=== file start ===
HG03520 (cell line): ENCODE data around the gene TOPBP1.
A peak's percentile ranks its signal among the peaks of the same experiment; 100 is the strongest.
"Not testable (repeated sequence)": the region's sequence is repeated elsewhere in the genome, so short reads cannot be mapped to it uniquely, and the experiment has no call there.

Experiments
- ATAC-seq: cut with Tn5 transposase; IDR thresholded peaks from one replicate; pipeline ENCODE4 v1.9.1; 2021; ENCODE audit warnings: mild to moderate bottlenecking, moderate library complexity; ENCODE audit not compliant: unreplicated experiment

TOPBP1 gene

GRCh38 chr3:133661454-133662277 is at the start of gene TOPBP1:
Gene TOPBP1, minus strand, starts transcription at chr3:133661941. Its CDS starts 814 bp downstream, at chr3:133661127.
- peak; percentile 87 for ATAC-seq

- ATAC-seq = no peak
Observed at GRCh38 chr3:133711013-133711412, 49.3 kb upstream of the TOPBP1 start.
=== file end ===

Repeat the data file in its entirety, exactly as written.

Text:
HG03520 (cell line): ENCODE data around the gene TOPBP1.
A peak's percentile ranks its signal among the peaks of the same experiment; 100 is the strongest.
"Not testable (repeated sequence)": the region's sequence is repeated elsewhere in the genome, so short reads cannot be mapped to it uniquely, and the experiment has no call there.

Experiments
- ATAC-seq: cut with Tn5 transposase; IDR thresholded peaks from one replicate; pipeline ENCODE4 v1.9.1; 2021; ENCODE audit warnings: mild to moderate bottlenecking, moderate library complexity; ENCODE audit not compliant: unreplicated experiment

TOPBP1 gene

GRCh38 chr3:133661454-133662277 is at the start of gene TOPBP1:
Gene TOPBP1, minus strand, starts transcription at chr3:133661941. Its CDS starts 814 bp downstream, at chr3:133661127.
- peak; percentile 87 for ATAC-seq

- ATAC-seq = no peak
Observed at GRCh38 chr3:133711013-133711412, 49.3 kb upstream of the TOPBP1 start.